You can be relatively analytical in context, you just have to find way to do what suits you while still fulfilling the criteria. The somewhat sloppy analogy I've been using recently is that each paragraph is like an upside down McDonald's 'M.' Or any upside down M for that matter... or a W...
Anyway: when you start your paragraph, you're dealing with abstract (prompt-related) ideas. As always, there are exceptions; I occasionally liked to mess with things and throw in a snappy example to kick things off, then worked back around to the meaning and the context, but we'll deal with the general rule for now, then you can experiment as you see fit. Then gradually, you 'zoom-in' to a specific instance that demonstrates your point. This is the first 'dip' in the arch and the amount of highly-specific information you include should be pretty low. After this, you start zooming back out again and extrapolating a 'point' that will form the mid-point. This won't be as general as the starts and ends of your paragraphs, but it'll form a good connection between your examples.
Note: not every paragraph has to have two, some can have one, some can have 5, but again, this is just a basic format.
Zoom in again to a connecting idea, and then begin the process of drawing a 'big-picture' conclusion from your entire discusion thusfar.
Also note: I've picked 'M'/'W' as an example and not 'O.' While your points are returning to the same level/height, it's not coming back to exactly the same place. There should be some sense of progression in your piece, it's not as simple as
Conflict occurs when people are afraid. --> This can be seen when >character< did >action< and said >words.< Therefore we can conclude that conflict happens when people are afraid.
Instead try:
Conflict occurs when people are afraid. --> Fear is a major motivator for mankind.  --> It often dictates our actions in the heat of the moment. --> This can be seen as far back as medieval society when ...example --> That's not to say this is a concept confined to the annals of history, in fact such events have a modern day parallel in ...example --> But in each of these cases, upon retrospective reflection, people were able to admit their mistakes. --> Therefore, without fear restricting our capacity for logical and/or compassionate thought, we may even be capable of conquering a conflict.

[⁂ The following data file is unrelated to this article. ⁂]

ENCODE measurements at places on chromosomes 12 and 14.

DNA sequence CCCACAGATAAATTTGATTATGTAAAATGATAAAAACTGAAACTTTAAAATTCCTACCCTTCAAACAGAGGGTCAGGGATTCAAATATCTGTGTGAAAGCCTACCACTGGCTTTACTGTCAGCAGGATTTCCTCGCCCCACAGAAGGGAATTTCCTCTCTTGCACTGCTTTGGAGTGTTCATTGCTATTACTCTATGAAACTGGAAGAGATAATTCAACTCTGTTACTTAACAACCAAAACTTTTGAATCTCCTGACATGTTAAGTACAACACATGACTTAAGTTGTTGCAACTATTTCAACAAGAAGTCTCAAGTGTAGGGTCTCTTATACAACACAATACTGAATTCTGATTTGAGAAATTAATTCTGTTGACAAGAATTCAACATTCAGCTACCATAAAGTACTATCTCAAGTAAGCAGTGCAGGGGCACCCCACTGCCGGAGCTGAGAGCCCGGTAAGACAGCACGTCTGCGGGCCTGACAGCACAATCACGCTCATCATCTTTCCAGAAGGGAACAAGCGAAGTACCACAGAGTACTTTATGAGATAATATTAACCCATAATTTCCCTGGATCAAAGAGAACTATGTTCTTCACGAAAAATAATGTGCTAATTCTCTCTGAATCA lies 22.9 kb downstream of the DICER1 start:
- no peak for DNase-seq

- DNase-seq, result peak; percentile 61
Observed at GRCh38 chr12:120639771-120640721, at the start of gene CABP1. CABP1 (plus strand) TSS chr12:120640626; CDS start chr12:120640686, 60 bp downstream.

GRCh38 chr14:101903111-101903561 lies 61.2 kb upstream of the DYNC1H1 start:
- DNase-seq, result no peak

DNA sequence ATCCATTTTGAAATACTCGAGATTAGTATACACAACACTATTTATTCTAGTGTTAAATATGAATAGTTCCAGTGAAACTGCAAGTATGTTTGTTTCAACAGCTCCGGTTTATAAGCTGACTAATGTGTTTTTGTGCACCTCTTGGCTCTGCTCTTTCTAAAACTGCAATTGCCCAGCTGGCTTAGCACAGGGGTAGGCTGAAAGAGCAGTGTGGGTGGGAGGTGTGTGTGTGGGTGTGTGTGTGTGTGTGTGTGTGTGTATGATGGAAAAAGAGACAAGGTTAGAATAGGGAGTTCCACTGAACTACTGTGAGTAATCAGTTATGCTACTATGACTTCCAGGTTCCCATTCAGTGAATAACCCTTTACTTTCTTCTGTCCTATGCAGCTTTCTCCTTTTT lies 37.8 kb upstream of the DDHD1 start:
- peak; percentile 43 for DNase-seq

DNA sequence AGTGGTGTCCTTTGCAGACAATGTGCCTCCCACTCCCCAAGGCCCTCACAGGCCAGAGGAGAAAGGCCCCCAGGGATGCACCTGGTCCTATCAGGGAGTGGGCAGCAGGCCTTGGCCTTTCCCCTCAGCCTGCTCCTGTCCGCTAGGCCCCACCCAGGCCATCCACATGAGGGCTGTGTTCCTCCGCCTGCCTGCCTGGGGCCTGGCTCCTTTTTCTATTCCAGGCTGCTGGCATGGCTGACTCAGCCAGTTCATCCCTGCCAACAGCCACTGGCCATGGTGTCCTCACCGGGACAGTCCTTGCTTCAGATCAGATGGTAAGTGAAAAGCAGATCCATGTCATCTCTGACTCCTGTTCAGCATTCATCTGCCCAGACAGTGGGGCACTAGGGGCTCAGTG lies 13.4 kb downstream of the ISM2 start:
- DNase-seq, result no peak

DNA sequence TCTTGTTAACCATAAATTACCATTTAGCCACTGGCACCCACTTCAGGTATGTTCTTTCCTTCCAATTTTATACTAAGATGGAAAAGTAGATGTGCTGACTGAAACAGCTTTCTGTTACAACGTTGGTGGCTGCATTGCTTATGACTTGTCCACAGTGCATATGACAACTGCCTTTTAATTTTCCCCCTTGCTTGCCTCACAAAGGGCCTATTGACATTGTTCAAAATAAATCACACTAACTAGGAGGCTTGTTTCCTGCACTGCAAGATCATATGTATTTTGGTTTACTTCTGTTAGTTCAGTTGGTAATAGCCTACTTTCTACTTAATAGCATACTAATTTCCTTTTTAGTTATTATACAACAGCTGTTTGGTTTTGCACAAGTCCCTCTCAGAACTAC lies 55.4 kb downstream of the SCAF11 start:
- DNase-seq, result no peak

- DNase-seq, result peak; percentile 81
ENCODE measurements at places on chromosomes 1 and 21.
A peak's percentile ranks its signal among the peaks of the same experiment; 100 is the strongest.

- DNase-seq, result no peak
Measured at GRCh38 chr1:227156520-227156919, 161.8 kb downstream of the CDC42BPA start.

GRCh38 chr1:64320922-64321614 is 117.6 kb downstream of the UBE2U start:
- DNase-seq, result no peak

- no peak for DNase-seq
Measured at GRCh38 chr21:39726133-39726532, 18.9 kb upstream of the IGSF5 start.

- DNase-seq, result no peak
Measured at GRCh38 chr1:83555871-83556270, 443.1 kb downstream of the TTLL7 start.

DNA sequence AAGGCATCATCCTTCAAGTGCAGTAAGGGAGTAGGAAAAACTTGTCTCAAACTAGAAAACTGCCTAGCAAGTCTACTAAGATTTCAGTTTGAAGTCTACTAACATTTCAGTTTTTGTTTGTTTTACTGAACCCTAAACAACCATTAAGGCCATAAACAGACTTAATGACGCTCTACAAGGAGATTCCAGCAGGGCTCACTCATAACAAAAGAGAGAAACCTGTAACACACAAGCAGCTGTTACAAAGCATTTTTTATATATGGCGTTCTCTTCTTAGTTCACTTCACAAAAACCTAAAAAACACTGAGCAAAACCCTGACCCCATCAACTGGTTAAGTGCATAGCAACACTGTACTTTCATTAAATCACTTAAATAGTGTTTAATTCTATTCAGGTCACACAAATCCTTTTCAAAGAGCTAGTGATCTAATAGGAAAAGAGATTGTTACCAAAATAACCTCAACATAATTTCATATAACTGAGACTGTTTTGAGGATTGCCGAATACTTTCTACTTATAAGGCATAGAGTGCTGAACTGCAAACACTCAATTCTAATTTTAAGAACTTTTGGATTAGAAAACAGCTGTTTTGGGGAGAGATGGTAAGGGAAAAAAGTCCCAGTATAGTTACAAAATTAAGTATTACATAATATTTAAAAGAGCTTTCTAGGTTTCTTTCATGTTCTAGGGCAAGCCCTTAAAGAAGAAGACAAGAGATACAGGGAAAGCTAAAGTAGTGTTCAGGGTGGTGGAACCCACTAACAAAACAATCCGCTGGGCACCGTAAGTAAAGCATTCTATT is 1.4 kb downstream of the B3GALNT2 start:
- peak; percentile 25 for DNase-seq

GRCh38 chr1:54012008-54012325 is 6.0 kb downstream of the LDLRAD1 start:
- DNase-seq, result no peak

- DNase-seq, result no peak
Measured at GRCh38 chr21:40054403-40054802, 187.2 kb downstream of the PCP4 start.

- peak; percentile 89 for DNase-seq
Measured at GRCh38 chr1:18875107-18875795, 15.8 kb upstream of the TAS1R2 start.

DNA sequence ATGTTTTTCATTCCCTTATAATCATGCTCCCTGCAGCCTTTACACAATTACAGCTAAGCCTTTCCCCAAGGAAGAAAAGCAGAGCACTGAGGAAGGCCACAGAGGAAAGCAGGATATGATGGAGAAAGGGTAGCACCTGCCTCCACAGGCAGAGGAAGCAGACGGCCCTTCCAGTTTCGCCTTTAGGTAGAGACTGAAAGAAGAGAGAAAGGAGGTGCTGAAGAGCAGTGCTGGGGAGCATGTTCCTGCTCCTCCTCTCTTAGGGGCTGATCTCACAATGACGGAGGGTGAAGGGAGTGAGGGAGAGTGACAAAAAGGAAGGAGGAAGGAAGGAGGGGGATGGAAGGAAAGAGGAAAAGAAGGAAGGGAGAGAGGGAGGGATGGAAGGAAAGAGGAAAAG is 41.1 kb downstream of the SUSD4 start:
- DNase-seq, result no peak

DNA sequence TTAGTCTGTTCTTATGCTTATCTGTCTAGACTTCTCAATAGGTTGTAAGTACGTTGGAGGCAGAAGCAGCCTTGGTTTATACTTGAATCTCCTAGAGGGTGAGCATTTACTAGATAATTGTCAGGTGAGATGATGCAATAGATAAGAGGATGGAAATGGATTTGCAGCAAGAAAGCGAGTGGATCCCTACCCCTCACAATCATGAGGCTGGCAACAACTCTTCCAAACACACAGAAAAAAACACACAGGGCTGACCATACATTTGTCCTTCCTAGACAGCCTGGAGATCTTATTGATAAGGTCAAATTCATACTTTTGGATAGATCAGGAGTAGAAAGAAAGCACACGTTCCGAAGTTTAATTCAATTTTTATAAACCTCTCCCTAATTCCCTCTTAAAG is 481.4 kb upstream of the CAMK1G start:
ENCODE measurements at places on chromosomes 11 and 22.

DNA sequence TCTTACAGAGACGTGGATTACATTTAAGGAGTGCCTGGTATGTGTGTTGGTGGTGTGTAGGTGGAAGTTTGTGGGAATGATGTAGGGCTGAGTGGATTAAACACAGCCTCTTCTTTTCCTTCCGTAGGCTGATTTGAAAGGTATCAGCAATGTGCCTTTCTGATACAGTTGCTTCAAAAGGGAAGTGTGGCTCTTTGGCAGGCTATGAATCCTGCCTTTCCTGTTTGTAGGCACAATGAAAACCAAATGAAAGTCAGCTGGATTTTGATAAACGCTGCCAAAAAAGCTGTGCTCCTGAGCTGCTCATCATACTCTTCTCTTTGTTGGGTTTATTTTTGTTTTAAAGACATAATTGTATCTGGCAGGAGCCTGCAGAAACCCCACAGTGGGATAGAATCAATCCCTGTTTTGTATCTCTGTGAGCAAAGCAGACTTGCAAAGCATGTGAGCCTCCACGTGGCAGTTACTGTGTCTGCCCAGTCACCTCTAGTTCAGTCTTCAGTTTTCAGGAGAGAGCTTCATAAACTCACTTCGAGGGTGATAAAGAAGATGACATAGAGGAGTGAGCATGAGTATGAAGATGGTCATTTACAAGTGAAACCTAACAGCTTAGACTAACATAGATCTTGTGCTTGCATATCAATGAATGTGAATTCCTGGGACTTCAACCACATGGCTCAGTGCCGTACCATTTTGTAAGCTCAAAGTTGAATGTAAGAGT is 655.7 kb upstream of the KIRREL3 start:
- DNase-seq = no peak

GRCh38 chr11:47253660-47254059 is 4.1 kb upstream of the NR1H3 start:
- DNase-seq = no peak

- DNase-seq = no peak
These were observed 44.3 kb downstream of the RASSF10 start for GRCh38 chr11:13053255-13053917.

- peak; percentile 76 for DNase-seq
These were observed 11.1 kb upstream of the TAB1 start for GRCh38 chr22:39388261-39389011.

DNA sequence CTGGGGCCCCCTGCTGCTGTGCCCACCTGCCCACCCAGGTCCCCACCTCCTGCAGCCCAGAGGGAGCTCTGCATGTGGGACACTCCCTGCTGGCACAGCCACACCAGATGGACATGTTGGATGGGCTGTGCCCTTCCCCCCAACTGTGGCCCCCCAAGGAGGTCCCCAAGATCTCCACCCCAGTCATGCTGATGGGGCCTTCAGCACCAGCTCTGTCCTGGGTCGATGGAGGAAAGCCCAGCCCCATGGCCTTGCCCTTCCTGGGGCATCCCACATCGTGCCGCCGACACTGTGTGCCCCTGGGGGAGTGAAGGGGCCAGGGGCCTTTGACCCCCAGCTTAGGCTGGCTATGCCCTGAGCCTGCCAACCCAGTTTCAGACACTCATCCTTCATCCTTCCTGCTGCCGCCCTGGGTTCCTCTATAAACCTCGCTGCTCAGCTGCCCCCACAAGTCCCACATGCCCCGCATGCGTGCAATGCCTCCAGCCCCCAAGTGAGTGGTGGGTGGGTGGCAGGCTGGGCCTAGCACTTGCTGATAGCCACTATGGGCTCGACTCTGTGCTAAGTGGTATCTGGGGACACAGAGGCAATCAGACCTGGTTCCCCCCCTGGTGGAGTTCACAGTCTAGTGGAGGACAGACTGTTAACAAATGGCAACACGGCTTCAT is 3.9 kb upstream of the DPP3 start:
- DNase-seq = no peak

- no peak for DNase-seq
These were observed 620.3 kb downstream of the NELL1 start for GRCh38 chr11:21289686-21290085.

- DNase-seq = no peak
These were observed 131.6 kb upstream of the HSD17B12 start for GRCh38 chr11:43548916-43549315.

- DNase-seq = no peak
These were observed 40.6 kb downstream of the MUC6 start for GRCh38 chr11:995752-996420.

These are all really generalisable, and of course you'd be cleverer in unpacking the prompt and clarifying key terms. In general though, so long as your examples are relevant and have clear connections to your discussion, anything goes, even Disney. Just be careful not to assume Beauty and the Beast is a waterproof indictment of the universal human condition; some sort of disclaimer about the fact that it's a fictional representation of emotion might be necessary :)

This is really for anyone doing The Lot: In Words for context, but does anyone know of any articles that delves into the concept of fantasy in the book? I can't seem to find out and I'm trying to write a fantasy piece, it's driving me insane.
There's a cool article from Leunig here if you just need a starting point to launch into a wider discussion of fantasy. Otherwise, you might just have to latch onto an idea in the text and construct your own fantasy around it, making connections as you go.